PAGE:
Fun MySQL fact of the day: it's all secondary

In the last couple weeks ending with yesterday, we'd discussed secondary indices a few times, but we never really discussed why you may want to use them. So, over the next several days, we will do just that.

A secondary index is a MySQL construct that allows storage engines like InnoDB to index table data in various ways. In doing so, it gives us the ability to query the table data on various columns. For example, we may have a user table as (id,full_name,date_of_birth) and we may have different use-cases where we want to find our users based on full name, date of birth, or even find a user based on their full name AND date of birth. To accomplish this, we could create 2 indices:

CREATE INDEX dateofbirth_fullname_idx ON user(date_of_birth,full_name);
CREATE INDEX fullname_idx ON user(full_name);

Why only 2 indices and not 3? Well, when MySQL looks to figure out which key will work best for a query, it does so from a left-to-right basis. That is, MySQL will evaluate each index associated with the table and compare it from left-to-right with the fields specified in your WHERE clause. MySQL will choose the index with the best prefix match. This means you can use dateofbirth_fullname_idx to find users only by date_of_birth as well as to find users by both date_of_birth AND full_name. The order of these columns in your query doesn't matter, but we'll talk about that another day.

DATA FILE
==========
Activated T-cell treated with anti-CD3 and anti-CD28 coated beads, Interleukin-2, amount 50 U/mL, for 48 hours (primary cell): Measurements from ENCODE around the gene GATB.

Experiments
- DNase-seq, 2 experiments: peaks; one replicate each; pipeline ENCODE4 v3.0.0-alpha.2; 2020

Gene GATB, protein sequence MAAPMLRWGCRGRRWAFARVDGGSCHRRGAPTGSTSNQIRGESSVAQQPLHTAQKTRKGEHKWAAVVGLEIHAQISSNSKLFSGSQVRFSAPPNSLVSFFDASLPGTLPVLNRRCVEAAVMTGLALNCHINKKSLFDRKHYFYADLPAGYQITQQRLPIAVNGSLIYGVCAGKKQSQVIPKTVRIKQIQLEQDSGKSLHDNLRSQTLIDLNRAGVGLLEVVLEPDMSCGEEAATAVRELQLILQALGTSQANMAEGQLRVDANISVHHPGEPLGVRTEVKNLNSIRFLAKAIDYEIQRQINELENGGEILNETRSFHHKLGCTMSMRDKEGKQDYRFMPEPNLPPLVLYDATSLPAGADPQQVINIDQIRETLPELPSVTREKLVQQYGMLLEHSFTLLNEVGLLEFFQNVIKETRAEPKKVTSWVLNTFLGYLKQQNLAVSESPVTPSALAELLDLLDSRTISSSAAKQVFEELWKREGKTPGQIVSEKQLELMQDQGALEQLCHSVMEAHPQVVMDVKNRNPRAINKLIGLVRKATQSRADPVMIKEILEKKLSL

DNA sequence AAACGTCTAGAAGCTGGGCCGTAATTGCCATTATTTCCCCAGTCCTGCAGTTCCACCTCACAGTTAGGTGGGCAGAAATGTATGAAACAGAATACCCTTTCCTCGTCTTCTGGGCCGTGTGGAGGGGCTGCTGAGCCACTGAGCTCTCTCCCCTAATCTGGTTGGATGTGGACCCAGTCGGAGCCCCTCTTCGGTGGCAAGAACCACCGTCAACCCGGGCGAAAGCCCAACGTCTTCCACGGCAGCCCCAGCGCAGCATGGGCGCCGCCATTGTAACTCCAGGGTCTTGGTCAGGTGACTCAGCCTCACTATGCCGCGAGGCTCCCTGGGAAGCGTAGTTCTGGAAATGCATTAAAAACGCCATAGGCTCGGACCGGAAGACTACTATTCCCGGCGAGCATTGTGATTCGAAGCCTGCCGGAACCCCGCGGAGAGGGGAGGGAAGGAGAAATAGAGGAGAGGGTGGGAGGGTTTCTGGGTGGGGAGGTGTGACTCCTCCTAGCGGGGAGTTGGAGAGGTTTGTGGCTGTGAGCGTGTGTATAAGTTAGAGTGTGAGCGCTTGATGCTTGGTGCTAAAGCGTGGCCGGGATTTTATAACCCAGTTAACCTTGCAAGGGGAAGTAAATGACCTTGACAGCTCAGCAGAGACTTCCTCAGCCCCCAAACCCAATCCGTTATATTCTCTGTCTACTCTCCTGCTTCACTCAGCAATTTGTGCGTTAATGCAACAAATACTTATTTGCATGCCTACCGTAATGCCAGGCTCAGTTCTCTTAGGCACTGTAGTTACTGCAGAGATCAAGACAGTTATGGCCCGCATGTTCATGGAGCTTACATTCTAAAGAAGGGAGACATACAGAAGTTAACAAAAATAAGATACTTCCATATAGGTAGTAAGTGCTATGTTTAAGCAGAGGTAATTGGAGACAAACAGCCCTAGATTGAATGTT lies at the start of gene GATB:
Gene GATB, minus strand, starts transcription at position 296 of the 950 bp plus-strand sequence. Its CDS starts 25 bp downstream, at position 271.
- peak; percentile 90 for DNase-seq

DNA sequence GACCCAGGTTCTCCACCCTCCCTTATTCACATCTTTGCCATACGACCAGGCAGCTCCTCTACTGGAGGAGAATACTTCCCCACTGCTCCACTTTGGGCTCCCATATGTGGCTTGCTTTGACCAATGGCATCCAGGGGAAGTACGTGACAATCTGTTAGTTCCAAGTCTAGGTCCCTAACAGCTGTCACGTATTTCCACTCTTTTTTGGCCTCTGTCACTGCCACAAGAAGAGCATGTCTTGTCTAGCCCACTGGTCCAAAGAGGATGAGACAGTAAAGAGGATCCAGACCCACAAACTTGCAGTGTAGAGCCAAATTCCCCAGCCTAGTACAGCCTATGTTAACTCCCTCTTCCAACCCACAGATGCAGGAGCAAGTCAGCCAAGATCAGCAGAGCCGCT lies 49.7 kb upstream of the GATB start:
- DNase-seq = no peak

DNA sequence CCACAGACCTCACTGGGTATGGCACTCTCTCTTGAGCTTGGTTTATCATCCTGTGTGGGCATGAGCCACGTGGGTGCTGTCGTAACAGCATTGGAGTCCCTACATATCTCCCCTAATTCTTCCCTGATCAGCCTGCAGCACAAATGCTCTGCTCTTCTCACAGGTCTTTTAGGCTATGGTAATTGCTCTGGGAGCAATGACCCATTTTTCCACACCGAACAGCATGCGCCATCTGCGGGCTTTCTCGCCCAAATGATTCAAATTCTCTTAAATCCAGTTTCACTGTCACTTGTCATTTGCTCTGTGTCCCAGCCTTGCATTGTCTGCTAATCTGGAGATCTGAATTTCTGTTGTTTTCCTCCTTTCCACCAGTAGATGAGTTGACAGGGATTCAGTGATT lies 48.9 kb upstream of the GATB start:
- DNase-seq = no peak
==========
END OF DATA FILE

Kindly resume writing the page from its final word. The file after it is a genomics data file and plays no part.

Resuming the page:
What we do not want, however, is to use the dateofbirth_fullname_idx to find users only by full_name. Why not? Because, as you recall from previous Fun MySQL Facts Of The Day, records in an InnoDB index are sorted in ascending key-order. In this case, key-order is date_of_birth then full_name, and to find a user by full_name, we would have to scan every single record in dateofbirth_fullname_idx in date_of_birth order to find matching full_names. If that sounds familiar, it's the exact same index scan we discussed way back on March 19, and it's rarely what we want.